Saturday, March 14, 2009
Events of the past week have led me back to the "Great Granularity Debate" that goes hand-in-glove with Service Orientation. I was discussing this with some colleagues last night - I described the problem I was dealing with as a 'nano-Lego' problem. This problem seems to come about when technically-focused architects define a 'SOA' without binding it to business drivers and objectives - this results in a plethora of fine-grained 'architecture-for-architecture-sake-services-for-god's-sake technical services that look suspiciously like re-usable 'OO' objects (they didn't get reused either did they?).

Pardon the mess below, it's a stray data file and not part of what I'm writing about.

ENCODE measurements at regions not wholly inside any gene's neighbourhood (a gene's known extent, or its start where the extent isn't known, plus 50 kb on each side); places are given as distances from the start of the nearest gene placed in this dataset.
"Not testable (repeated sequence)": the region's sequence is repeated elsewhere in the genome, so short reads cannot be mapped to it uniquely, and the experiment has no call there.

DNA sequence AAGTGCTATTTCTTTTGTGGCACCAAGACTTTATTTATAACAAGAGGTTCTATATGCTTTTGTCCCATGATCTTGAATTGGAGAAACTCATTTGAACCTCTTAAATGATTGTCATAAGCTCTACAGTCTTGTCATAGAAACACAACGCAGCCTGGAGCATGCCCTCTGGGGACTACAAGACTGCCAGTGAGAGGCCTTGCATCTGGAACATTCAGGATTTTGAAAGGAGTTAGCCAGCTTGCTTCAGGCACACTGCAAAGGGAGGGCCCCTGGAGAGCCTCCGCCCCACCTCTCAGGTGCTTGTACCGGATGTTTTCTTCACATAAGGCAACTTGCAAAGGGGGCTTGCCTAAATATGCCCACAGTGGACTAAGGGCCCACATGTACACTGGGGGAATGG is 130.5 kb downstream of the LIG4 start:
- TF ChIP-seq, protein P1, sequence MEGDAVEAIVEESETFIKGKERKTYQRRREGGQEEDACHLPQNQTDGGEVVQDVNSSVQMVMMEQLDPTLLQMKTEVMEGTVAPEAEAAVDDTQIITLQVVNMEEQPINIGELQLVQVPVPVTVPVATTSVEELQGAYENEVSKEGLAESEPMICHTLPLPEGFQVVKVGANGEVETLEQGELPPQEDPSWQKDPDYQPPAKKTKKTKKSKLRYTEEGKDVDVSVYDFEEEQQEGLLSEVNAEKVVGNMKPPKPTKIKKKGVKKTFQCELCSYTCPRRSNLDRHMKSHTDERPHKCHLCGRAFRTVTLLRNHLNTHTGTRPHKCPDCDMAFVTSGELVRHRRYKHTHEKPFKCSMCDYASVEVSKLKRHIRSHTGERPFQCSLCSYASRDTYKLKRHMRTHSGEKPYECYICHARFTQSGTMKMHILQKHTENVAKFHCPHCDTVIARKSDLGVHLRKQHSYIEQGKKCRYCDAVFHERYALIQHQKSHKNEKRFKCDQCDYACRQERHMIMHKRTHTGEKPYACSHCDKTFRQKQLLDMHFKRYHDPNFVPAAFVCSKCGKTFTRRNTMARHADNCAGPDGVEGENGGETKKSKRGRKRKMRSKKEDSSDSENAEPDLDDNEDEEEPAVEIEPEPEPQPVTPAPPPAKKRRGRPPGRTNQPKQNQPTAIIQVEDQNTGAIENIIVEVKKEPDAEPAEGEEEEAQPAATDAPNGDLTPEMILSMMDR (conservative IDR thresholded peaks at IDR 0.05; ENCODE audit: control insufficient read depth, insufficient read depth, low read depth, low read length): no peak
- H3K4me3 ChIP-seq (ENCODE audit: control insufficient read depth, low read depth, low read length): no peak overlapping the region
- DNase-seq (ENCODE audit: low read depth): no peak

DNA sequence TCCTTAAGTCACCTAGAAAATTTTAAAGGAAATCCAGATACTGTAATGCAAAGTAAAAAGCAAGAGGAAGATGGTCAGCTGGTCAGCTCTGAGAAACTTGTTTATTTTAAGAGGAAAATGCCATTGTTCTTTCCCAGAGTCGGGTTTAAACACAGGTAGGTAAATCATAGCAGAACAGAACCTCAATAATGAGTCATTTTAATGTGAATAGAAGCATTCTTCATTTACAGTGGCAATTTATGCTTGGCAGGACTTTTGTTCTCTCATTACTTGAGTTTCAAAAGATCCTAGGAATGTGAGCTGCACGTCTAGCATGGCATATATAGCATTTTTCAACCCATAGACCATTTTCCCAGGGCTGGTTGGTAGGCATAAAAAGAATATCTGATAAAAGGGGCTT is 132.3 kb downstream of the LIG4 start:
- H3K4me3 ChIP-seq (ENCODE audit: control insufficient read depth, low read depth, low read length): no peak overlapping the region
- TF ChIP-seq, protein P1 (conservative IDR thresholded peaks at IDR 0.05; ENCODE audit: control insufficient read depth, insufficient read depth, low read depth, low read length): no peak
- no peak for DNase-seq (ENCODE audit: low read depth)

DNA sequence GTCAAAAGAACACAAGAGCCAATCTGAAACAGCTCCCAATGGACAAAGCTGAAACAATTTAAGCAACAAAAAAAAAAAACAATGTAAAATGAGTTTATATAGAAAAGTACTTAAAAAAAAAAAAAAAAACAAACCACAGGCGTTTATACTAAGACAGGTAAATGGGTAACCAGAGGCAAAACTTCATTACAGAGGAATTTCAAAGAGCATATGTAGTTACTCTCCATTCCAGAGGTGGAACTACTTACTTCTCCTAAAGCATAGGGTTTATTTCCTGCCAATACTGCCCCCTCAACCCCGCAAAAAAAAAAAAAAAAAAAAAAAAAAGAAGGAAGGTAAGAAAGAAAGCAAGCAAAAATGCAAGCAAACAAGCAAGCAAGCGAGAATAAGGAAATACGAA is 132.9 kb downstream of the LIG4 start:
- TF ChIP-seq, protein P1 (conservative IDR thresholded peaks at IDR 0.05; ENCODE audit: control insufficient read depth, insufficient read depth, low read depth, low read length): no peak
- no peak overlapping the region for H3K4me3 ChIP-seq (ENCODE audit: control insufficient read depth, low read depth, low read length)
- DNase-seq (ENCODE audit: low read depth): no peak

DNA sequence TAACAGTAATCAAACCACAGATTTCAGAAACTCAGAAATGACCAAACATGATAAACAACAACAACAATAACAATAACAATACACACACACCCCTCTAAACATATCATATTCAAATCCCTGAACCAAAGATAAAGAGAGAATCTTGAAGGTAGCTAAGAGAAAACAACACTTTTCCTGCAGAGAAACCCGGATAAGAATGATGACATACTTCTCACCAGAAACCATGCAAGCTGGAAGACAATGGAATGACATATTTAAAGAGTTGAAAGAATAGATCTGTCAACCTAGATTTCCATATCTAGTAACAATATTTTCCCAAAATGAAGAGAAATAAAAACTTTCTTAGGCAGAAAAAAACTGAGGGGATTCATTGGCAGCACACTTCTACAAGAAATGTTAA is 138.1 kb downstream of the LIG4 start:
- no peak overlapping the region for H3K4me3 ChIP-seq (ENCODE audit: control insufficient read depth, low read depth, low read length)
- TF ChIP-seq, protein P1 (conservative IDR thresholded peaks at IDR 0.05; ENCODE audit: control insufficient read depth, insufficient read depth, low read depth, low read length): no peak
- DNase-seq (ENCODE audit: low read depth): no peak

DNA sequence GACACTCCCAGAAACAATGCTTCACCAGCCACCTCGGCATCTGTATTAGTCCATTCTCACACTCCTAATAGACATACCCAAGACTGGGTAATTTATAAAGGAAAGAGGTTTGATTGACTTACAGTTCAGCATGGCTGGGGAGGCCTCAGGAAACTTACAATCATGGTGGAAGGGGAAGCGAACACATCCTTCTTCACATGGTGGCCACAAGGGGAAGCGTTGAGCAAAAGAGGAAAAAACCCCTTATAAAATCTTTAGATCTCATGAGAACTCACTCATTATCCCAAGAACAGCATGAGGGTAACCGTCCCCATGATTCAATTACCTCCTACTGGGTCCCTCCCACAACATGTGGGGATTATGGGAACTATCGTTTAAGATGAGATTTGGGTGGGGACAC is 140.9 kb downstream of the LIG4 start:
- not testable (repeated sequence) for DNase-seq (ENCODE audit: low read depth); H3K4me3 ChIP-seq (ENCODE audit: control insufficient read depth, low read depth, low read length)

In this particular case, the business would like to move away from their old monoliths to more granular architecture that would allow for more efficient change. They don't seem to be bothered about reuse and put performance much higher on the list. They also recognise that they're not experienced in doing things a 'Service Oriented' way and can see some of the problems in funding cross-project service development.
All this tells me that the most appropriate SOA for these guys would be a coarse-grained and business focused. Finer grained services might be developed later as their maturity in things service oriented develops.